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Paul
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Wow. The folds in the fabric look awesome. Any idea what the bit travel is in twenty six hours? Would that be measured in kilometers?
 
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So beautiful! I have lots of trees on my property. Wonder what it takes to get a piece of freshly cut wood ready to be made into something like this. Does the tree have to be live or dead when it is cut, or does it matter?
 

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So beautiful! I have lots of trees on my property. Wonder what it takes to get a piece of freshly cut wood ready to be made into something like this. Does the tree have to be live or dead when it is cut, or does it matter?
From a little experience with recently fallen big oak trees. I cut up into big slabs about 2-3 inches thick just so I could handle them, 12 pieces 2 foot long swatted my F-250 super duty while they were still intact just off the ground. I sized them down with a big chainsaw, squared some of it up with my table saw, then ran a few pieces through my planner. The grain was really cool, but really still wet inside. Me being sometimes impatient, while they were dead flat did a beautiful little V carve scripture on a piece. My wife painted in the letters by hand, she does a great job on it. The grain was so cool in it, and it was very cold here then. After finishing it I brought it inside our home where it is warm. The very next day it bowed like a rainbow when it started drying out. That was not my intentions. It was straight, it was flat, and it rolled like I bent it around a 50-gallon drum.
I took it back and gave it the people that gave me the wood that swatted my truck down. They really liked it bowed like that too. Like I did it on purpose :), they have the only bowed piece like that in the world. The rest of it is awaiting drying out. Wood does really weird things when it is still full of moisture, and/ or sap. I could have filled up the back of my truck with the sawdust I chopped all that wood up in my driveway over knee deep, with biggest chainsaw, the wife, likes to be my boss was thrilled with the mess made. :)
I get my maple from Woodcraft. I for the most part still needs a little love to get it squared up and planed slightly. You can get exotic wood from them cheaper than you can get pine at Homedepot or Lowes, but you got to get the longer, bigger pieces that no one else wants to mess with to get them right to do my carving, which is scripture 99%.
Hope this helps save your back, lots of works and time in green wood.

Ray
 

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Discussion Starter · #11 ·
So beautiful! I have lots of trees on my property. Wonder what it takes to get a piece of freshly cut wood ready to be made into something like this. Does the tree have to be live or dead when it is cut, or does it matter?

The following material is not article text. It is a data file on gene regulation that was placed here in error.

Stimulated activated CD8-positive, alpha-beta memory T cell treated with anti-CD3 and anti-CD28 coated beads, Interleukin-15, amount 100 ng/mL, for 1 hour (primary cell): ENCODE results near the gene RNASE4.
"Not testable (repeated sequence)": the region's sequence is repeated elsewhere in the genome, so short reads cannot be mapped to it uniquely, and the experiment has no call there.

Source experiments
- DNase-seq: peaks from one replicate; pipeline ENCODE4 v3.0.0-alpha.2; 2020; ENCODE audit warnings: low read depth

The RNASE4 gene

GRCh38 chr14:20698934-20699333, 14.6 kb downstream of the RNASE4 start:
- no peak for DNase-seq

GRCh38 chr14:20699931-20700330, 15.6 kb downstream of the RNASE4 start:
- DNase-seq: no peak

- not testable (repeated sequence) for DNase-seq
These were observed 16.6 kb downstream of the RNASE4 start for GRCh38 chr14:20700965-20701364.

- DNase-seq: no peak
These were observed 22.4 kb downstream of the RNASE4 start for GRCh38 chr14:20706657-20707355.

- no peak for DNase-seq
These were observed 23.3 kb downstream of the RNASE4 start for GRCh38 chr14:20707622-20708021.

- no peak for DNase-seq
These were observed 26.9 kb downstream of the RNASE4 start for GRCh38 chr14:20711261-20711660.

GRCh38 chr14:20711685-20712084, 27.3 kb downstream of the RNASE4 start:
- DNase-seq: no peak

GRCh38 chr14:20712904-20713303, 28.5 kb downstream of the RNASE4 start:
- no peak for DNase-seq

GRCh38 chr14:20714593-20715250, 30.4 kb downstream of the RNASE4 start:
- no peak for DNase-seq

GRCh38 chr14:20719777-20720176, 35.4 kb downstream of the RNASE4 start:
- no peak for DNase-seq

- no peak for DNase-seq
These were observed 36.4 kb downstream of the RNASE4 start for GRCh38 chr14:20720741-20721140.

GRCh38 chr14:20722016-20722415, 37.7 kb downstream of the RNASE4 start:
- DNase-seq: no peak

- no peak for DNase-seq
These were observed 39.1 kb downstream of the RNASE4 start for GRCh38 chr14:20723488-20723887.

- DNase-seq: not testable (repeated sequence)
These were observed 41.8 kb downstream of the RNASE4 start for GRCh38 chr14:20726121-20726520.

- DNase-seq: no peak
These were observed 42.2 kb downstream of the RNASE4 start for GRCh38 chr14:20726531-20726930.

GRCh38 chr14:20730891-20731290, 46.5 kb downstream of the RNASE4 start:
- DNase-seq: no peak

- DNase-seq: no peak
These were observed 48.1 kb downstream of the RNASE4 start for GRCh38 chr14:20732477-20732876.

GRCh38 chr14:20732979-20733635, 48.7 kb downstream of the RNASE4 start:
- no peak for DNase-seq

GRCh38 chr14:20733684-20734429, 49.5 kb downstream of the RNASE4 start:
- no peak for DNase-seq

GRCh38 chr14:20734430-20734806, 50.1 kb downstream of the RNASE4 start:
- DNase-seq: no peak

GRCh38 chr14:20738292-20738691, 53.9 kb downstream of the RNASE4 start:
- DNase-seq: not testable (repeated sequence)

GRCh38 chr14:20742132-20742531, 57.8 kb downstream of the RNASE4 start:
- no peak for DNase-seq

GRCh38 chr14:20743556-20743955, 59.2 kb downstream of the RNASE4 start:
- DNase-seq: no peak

Using the wood from your own property is a great idea. As stated above the wood must be dry. Cut down the trees you would like to use. Stack them and let air dry for 18-24 months. There is a handheld meter to check moisture. Generally around 10-15% is acceptable. Then they should be ready to mill into slabs. Watch some youtube videos for more detailed info.
 

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So beautiful! I have lots of trees on my property. Wonder what it takes to get a piece of freshly cut wood ready to be made into something like this. Does the tree have to be live or dead when it is cut, or does it matter?
You can hire it out or do it yourself. It is fairly straightforward but be careful felling the tree(s). Once you have it cut down and limbed up you can have it sawed. Check in your area for people with mobile saw mills or you can get an Alaska mill for fairly small amount of money (it will need a fairly large chainsaw). You will want to have a place to dry the wood, preferably dry with good ventilation. Figure a year of drying per inch of thickness. Lots of you tube videos on this sort of thing.

I had a tree (Madrone Oak) that fell down during a storm. The main trunk was really large - 30" or so. I hired a tree guy to cut it into longs (and chip the rest). For Oak, Maple, Walnut, ... I would have had them cut into slabs right away but Madrone needs a lot of curing as it is a squirrely wood and warps a lot as it dries. Stored them for 4 years and then had a guy with a mobile sawmill come and cut them into 8 to 10 ft slabs for me. I've got about 30 curing. The sawmill guy cost $700 so that works out to about $24 a slab. A good slab will run $200 and up so it was a good deal for me. Hope to make live edge tables and carved objects with it.
 
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